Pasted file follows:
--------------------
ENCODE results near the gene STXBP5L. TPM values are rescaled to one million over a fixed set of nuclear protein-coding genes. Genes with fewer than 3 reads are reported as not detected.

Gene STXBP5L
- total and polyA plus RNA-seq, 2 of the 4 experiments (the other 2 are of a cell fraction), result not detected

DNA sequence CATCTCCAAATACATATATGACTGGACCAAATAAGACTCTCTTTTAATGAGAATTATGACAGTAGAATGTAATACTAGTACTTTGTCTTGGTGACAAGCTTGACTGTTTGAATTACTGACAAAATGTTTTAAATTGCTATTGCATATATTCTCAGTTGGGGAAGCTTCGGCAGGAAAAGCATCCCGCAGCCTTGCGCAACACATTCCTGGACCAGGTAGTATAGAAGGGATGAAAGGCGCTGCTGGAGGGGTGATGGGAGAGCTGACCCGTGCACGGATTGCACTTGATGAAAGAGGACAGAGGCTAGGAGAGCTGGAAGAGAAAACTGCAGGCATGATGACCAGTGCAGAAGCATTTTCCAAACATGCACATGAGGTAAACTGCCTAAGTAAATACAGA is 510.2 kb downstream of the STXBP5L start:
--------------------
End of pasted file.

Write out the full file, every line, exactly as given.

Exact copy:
ENCODE results near the gene STXBP5L. TPM values are rescaled to one million over a fixed set of nuclear protein-coding genes. Genes with fewer than 3 reads are reported as not detected.

Gene STXBP5L
- total and polyA plus RNA-seq, 2 of the 4 experiments (the other 2 are of a cell fraction), result not detected

DNA sequence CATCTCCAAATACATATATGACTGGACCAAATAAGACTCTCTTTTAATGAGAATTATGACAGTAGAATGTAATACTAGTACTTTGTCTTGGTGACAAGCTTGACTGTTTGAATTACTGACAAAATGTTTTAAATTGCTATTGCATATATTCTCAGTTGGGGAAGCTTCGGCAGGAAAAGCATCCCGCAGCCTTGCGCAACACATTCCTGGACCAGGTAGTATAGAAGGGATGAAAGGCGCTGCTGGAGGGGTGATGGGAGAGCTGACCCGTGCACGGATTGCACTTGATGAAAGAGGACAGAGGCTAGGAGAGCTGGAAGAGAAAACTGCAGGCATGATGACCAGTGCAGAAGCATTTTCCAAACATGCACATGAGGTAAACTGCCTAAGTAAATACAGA is 510.2 kb downstream of the STXBP5L start: